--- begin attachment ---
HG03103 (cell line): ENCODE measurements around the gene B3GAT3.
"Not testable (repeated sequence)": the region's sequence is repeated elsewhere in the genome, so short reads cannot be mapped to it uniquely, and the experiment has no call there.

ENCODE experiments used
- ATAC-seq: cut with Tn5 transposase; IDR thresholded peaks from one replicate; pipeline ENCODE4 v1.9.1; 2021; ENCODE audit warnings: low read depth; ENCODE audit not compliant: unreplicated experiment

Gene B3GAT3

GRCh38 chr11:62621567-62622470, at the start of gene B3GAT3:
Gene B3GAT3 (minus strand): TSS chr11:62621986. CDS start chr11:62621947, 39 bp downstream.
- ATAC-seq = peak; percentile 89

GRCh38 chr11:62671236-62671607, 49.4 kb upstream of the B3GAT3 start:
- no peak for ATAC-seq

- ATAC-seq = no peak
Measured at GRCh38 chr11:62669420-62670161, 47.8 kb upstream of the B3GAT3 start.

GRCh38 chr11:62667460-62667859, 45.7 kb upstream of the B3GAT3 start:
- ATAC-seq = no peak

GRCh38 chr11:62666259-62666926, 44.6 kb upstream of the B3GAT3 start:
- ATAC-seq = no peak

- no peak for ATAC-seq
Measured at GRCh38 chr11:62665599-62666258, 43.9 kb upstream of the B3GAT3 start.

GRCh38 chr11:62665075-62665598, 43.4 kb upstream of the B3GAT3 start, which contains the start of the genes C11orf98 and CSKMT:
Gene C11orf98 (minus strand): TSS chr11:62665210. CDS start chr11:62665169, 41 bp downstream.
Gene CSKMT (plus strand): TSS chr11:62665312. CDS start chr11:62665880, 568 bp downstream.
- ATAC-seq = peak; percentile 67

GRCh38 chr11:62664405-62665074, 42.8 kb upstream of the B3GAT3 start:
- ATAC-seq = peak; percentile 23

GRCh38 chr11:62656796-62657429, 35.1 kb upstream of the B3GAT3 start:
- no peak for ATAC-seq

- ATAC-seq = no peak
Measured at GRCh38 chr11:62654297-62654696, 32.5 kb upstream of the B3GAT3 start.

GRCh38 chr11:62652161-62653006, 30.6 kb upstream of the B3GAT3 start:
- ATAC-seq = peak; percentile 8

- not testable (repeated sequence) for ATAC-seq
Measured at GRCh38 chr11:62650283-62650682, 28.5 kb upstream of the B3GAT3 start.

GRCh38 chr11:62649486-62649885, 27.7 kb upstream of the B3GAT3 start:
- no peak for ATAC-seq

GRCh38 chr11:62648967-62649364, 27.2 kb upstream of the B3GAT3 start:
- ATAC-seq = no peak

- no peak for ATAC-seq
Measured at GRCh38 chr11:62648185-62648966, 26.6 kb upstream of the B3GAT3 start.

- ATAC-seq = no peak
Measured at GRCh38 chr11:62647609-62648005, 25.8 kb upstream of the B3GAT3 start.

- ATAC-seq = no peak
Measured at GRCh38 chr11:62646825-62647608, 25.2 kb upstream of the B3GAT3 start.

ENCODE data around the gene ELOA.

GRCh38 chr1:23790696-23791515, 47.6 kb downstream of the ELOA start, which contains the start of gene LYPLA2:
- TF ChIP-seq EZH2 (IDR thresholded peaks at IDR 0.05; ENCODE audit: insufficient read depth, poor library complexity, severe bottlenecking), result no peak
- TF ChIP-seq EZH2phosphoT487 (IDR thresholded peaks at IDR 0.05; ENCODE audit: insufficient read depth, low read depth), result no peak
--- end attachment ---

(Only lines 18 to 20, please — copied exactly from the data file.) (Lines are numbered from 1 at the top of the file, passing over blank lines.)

Measured at GRCh38 chr11:62665599-62666258, 43.9 kb upstream of the B3GAT3 start.

GRCh38 chr11:62665075-62665598, 43.4 kb upstream of the B3GAT3 start, which contains the start of the genes C11orf98 and CSKMT:
Gene C11orf98 (minus strand): TSS chr11:62665210. CDS start chr11:62665169, 41 bp downstream.